Are business leaders blindfolded puppets on a string?

Wednesday, 5 March 2014 00:00 -     - {{hitsCtrl.values.hits}}

Business leaders filled the ballroom of a star class hotel to attend a leading business club’s luncheon meeting. This was one of the largest gatherings in the club’s history. It was reported that over 30 participants were left out from a waiting list as well. However, several of the Chamber big wigs were amongst the conspicuous absentees! Dr. Dayan Jayatilleka was the star presenter on the theme ‘The forthcoming Geneva UNHCR Session – the process to be followed, legal and economic implications for Sri Lanka’. The speaker was clinical, strategic, analytical and precise in his approach to establish his point of view from a political scientist’s perspective. He outlined the past, omissions and commissions and the sketched the likely future political landscape connected to the forthcoming Geneva UNHCR Session. He presented information that the audience had not heard of before and filled in several gaps in the jigsaw puzzle. He did not beat about the bush, when being critical of those who in his opinion were at the base of the current challenges. He laid it thick, to establish his hypothesis, likely events to come and the possible outcomes. He was, however, possibly due to lack of time, quite vague on the likely impact on business and the economy and did not adequately deal with the potential business risks and essential risk mitigation actions. Business leaders were pleased with the value for money serving from the meeting, appeared to have thoroughly enjoyed the presentation and the hard-hitting statements, the jovial expressions and the clever pun. However, how many of those present went out of the meeting, determined to get back to their desks and use the core messages of the presenter for an inward business focused search light, cognisant of potential challenges ahead, and to initiate a business risk analysis and develop risk mitigation plans, is anybody’s guess. For instance, how many business leaders would have recognised the possible interpretations of the core messages, by turning the search inwards, that:
  • right persons, with the necessary competences, values, attitudes and skills,
  • being engaged in the right jobs ,
  • doing the right things at the most opportune time, without procrastination, and
  • following realistic, unbiased and scientific situation analysis,
  • with strategic positioning actions, duly recognising challenges, competing forces and risks, and
  • with genuine commitment ,honesty, integrity, independence and openness ,and
  • leveraging effective communications , both internationally and internally , and
  • displaying leadership excellence, with courage to be different , being candid, taking hard decisions, with convictions to stand on principles and core values,
  • must at all times be committed to serve the interests of all stakeholders and not only some of them  and then only can they deliver positive, sustainable outcomes, benefiting all stakeholders of society.
Engaging in effective team work , How many of these leaders in attendance, on their own, did what the business chambers should have openly facilitated, in the form of a well thought out risk assessment and risk mitigation strategy development, are the critical questions to ponder over. Will the end result of the meeting be only limited to cocktail circuit small talk and concentration on the pun and inside stories? Would these business leaders have realised at the end of the meeting that the business environment in the short term, linked to:
  • Provincial council elections,
  • Continuing open unlawful and uncontrolled actions of extremist forces,
  • Uncontrolled rhetoric and hate speech of leaders in politics and executive,
  • Anti-western fires let alight by leaders,
  • The breakdown in rule of law and justice systems,
  • Self censorship by media, and
  • Especially ,the stony silence of business and civil society leaders,  significantly enhances the risks faced by particular segments of business.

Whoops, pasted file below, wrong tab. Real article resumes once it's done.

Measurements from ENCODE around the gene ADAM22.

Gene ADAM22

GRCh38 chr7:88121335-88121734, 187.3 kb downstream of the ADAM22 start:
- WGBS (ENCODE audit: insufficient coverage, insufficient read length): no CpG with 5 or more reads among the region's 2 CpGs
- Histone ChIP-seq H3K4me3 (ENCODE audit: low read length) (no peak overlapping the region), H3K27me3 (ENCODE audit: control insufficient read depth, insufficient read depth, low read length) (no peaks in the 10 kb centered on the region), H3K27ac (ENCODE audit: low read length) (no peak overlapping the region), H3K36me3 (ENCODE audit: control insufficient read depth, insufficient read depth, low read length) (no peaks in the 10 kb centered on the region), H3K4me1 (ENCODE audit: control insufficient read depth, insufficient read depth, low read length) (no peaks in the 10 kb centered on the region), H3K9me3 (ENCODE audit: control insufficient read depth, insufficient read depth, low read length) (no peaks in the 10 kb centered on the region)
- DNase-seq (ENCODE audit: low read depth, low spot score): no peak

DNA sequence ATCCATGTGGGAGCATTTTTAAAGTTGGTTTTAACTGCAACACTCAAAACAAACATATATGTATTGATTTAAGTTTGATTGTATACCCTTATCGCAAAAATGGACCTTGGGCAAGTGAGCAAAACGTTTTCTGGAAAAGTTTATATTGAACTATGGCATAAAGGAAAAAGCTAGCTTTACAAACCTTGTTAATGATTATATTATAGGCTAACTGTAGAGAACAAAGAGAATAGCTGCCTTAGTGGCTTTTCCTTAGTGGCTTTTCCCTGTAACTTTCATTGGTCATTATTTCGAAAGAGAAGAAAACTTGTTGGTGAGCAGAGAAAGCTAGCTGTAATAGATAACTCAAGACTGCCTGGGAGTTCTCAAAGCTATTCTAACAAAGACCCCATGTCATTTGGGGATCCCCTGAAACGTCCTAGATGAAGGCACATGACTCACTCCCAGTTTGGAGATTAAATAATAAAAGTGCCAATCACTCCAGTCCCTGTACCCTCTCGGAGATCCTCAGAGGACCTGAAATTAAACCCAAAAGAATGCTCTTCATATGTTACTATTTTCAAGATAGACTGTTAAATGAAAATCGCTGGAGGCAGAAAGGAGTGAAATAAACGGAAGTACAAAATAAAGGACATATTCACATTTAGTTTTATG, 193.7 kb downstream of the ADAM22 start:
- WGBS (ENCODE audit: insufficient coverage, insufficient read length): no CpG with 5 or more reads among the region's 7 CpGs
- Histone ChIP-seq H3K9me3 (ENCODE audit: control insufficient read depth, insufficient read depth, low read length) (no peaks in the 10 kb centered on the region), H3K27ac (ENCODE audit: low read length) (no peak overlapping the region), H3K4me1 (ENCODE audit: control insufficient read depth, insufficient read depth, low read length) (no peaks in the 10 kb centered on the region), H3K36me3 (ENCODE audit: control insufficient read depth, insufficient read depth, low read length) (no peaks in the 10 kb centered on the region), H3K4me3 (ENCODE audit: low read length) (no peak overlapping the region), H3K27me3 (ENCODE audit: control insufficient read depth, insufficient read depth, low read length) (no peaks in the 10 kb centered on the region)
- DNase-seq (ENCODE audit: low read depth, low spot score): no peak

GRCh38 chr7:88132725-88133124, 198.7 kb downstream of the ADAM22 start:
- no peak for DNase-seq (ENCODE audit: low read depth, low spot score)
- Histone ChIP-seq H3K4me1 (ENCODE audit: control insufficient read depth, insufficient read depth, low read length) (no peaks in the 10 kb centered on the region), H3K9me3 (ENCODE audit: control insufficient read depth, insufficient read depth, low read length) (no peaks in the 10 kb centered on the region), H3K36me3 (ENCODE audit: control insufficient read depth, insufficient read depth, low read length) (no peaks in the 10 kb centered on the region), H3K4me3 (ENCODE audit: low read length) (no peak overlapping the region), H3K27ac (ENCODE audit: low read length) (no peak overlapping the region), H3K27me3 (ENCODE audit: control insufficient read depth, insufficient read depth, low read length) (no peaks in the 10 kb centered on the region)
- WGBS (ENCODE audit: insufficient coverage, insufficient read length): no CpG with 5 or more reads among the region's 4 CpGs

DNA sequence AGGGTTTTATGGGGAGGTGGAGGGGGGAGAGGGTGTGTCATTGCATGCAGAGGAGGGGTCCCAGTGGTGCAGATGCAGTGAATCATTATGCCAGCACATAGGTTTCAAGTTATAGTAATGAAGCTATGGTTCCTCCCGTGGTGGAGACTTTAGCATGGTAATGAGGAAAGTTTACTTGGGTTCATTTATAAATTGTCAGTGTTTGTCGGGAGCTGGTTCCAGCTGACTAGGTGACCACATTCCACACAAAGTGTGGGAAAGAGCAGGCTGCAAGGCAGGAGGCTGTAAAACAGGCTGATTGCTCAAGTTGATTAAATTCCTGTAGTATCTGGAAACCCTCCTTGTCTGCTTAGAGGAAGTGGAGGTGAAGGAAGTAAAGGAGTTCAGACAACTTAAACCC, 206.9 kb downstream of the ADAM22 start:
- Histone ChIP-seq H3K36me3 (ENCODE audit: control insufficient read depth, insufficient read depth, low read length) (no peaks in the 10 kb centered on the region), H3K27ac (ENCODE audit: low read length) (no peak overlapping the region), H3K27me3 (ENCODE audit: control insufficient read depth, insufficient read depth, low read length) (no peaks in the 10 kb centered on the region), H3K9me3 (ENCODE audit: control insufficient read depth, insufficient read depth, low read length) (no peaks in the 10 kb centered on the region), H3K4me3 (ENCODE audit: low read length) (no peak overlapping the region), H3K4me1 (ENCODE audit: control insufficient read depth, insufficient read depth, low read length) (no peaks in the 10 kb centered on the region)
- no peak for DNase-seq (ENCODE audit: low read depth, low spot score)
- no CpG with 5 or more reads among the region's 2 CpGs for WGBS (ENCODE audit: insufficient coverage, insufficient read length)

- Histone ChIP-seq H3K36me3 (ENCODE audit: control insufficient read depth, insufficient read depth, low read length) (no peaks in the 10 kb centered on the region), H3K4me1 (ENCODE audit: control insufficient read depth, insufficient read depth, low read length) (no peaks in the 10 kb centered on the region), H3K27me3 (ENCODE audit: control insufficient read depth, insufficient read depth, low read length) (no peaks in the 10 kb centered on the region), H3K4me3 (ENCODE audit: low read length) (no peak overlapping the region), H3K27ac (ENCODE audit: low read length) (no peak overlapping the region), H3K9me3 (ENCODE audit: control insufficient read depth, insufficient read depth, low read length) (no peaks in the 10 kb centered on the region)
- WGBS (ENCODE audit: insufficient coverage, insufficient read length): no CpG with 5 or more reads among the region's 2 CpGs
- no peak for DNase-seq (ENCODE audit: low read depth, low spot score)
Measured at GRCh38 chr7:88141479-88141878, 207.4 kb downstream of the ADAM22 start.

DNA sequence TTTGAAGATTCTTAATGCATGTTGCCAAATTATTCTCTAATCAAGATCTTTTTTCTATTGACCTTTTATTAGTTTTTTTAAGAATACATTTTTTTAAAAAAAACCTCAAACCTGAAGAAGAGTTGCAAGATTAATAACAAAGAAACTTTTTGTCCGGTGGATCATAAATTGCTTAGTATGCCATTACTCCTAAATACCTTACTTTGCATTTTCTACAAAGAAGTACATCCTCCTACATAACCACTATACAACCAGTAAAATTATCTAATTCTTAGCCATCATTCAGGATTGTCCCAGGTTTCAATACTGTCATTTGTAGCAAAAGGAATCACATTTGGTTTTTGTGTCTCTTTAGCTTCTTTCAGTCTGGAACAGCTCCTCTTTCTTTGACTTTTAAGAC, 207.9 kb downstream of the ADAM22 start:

Have these leaders realised that chaotic situation that could emerge within the country following a UNHRC resolution as articulated by the Secretary to the President can lead to foreign owned or foreign linked business (American, British, European, Indian, Middle Eastern) and businesses of minority Sri Lankans, especially those who are descendents from persons of other foreign nationalities of origin, being targeted. Are these business leaders merely relying on the assurances of our Political Leaders and the Executive, and findings of opinion polls that no negative issues will arise post the Geneva meeting, irrespective of any egoistic, unprofessional and international relations, unfriendly stances taken prior to and post the UNHRC meeting. "The choice is with the business leaders; whether to remain with blindfolded, gagged and ears plugged or to act with openness, professionalism with courage to be different, as visionaries, caring for all stakeholders" The business leaders should approach a risk analysis, looking at the worst case scenario in the short to medium term, and then moderate it down to realistic and particular business specific risks; thereafter prepare mitigation action plans. Should not a worst case scenario review include, the sector and business specific risk assessments, addressing the undernoted questions and potential risks: 1.Is the expressed opinion of the Secretary to the President, of a likely chaotic situation emerging in Sri Lanka following the resolution being passed calling for an international inquiry, likely to crystallise? 2.Is there any validity in the warnings and sentiments recently expressed by political and civil society leaders of the Northern Province, of the likely response actions of northern citizens and any remaining extremists in the wake of their rights and aspirations being ignored in the long term? 3.How will the extremist forces of the south react, in the immediate aftermath of a provincial council election victory and a possible resolution in UNHRC, especially in the event of a possible resolution calling for an international inquiry? And, if they negatively react, will in such a context the rule of law, law enforcement and justice systems effectively prevail? 4.Will there be calls by extremists for boycott of exports and imports from nations voting for a resolution against Sri Lanka or even a refusal to service facilitate such imports and exports? 5.What international relations and diplomacy policy stances will be adopted by Sri Lanka against nations moving and voting for a resolution against Sri Lanka and vice versa? 6.Will foreign owned and associated businesses and those businesses belonging to or managed by persons with non Sri Lankan nationalities of origin, be targeted for boycott, physical harassment and even attack? 7.Will local and foreign NGOs purported to be supportive of movers of the resolutions be targeted for boycott, physical harassment and even attack? 8.What stand will the State media and independent media take in the immediate aftermath of the provincial council election victory and a possible resolution in UNHRC? 9.What will be the stand and strategy of the diaspora groups, post a resolution being passed calling for an international inquiry? And, how will the local extremist forces react to such moves by the diaspora? 10.Will there be calls by diaspora and International organisations for a boycott of Sri Lanka exported products and services, following the passing of a resolution against Sri Lanka at the UNHRC? 11.Will there be calls by diaspora and International organisations for a boycott of Sri Lankan expatriate workers engaged overseas? And could this lead to a significant impact on our inward foreign currency remittances? 12.Will there be a call by diaspora and International organisations for avoidance of Sri Lanka as a Tourism destination? 13.Will there be a call by diaspora and International organisations to limit the access by Sri Lanka and its business entities, of strategic technology and business knowhow of vital importance? 14.Could there be a downgrading of Sri Lanka business and financial risk indices? 15.Could the present international risk ratings of Sri Lanka by rating agencies be downgraded? And, what impact will it have on Foreign Direct Investments and foreign short term bond and Treasury bill investments? Will such capital outflows result in a short term balance of payment challenges? Will international trade credit terms be negatively impacted and will there be calls for all letters of credit to be counter guaranteed by first class overseas banks? 16.Will Sri Lanka/Ceylon international brand values and international brand values of Sri Lankan business and their products and services be negatively impacted? 17.Could extremists and nationalists convert a disturbed or chaotic situation to set off a wave of destruction led on ethnic/religious and class grounds? 18.What impact will all of above have on local inflation, interest rates and exchange rate? 19.Will local bank credit ratings and solvency be challenged and if so will there be negative impacts on short term funding available to business sector and private sector credit growth? 20.What will be the likely net impact on national budget and balance of payments? 21.How will growth and profitability of the business sector and market capitalisation be impacted in the medium to longer term? The choice is with the business leaders; whether to remain with blindfolded, gagged and ears plugged or to act with openness, professionalism with courage to be different, as visionaries, caring for all stakeholders. Trust that business leaders will recollect the quotation from Martin Niemöller (1892-1984): First they came for the Socialists, and I did not speak out — Because I was not a Socialist. Then they came for the Trade Unionists, and I did not speak out — Because I was not a Trade Unionist. Then they came for the Jews, and I did not speak out — Because I was not a Jew. Then they came for me – and there was no one left to speak for me. (The writer is a good governance activist and a former Chairman of the Ceylon Chamber of Commerce.)